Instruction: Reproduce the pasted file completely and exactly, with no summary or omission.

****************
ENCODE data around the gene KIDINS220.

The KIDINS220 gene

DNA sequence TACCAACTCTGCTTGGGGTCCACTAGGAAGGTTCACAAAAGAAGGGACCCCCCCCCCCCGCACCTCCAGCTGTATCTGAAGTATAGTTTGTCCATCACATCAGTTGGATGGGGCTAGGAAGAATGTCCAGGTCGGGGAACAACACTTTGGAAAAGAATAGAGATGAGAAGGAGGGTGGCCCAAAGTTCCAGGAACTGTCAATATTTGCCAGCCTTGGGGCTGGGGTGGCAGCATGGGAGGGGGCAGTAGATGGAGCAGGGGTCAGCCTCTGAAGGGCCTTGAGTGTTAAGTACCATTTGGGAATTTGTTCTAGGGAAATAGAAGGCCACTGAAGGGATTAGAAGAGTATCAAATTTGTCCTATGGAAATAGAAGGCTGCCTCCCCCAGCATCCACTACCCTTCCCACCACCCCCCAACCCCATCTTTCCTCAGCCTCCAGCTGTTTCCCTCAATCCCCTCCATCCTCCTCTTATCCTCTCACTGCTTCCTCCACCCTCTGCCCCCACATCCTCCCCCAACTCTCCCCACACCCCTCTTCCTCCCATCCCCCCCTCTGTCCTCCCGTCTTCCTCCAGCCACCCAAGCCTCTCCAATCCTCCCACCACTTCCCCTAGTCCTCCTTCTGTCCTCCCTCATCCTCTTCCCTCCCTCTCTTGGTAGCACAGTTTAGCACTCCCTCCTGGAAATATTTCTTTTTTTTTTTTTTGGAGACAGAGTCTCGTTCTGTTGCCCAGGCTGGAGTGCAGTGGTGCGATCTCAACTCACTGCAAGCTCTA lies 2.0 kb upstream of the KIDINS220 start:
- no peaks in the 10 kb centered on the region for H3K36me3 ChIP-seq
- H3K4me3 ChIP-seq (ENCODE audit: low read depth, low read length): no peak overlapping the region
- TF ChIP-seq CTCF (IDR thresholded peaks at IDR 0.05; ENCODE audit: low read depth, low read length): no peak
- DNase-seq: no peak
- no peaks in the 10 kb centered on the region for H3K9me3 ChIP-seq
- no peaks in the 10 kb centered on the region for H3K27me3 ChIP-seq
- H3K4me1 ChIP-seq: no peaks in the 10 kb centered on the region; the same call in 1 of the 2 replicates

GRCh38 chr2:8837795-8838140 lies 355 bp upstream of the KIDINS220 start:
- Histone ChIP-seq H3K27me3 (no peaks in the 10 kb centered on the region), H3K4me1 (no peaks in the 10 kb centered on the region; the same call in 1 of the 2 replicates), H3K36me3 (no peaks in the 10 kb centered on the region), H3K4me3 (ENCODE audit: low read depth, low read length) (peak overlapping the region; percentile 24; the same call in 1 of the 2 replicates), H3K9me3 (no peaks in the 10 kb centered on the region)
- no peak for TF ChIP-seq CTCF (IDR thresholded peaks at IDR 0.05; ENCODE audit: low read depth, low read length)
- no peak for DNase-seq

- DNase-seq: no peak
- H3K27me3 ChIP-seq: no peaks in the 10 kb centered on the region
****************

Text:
ENCODE data around the gene KIDINS220.

The KIDINS220 gene

DNA sequence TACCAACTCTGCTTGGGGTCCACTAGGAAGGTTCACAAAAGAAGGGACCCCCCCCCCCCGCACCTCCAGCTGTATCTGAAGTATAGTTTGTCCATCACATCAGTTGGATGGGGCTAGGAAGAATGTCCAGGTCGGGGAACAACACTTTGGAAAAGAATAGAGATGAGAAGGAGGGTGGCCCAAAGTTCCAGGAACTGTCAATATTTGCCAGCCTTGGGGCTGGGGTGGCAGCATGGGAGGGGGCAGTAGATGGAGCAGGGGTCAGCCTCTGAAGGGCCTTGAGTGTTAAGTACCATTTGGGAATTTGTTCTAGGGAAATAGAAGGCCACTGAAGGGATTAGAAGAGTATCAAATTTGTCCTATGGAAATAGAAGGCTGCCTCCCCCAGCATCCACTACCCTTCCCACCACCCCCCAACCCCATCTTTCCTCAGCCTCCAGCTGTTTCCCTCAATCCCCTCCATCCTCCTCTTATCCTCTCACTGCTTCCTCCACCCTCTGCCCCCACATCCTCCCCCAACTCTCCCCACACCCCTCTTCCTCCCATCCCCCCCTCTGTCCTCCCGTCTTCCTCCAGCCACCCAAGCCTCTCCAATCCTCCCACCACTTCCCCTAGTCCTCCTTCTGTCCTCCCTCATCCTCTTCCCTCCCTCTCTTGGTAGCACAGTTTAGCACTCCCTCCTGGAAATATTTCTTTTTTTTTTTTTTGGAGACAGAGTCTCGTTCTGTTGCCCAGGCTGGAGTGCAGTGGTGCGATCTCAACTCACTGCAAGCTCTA lies 2.0 kb upstream of the KIDINS220 start:
- no peaks in the 10 kb centered on the region for H3K36me3 ChIP-seq
- H3K4me3 ChIP-seq (ENCODE audit: low read depth, low read length): no peak overlapping the region
- TF ChIP-seq CTCF (IDR thresholded peaks at IDR 0.05; ENCODE audit: low read depth, low read length): no peak
- DNase-seq: no peak
- no peaks in the 10 kb centered on the region for H3K9me3 ChIP-seq
- no peaks in the 10 kb centered on the region for H3K27me3 ChIP-seq
- H3K4me1 ChIP-seq: no peaks in the 10 kb centered on the region; the same call in 1 of the 2 replicates

GRCh38 chr2:8837795-8838140 lies 355 bp upstream of the KIDINS220 start:
- Histone ChIP-seq H3K27me3 (no peaks in the 10 kb centered on the region), H3K4me1 (no peaks in the 10 kb centered on the region; the same call in 1 of the 2 replicates), H3K36me3 (no peaks in the 10 kb centered on the region), H3K4me3 (ENCODE audit: low read depth, low read length) (peak overlapping the region; percentile 24; the same call in 1 of the 2 replicates), H3K9me3 (no peaks in the 10 kb centered on the region)
- no peak for TF ChIP-seq CTCF (IDR thresholded peaks at IDR 0.05; ENCODE audit: low read depth, low read length)
- no peak for DNase-seq

- DNase-seq: no peak
- H3K27me3 ChIP-seq: no peaks in the 10 kb centered on the region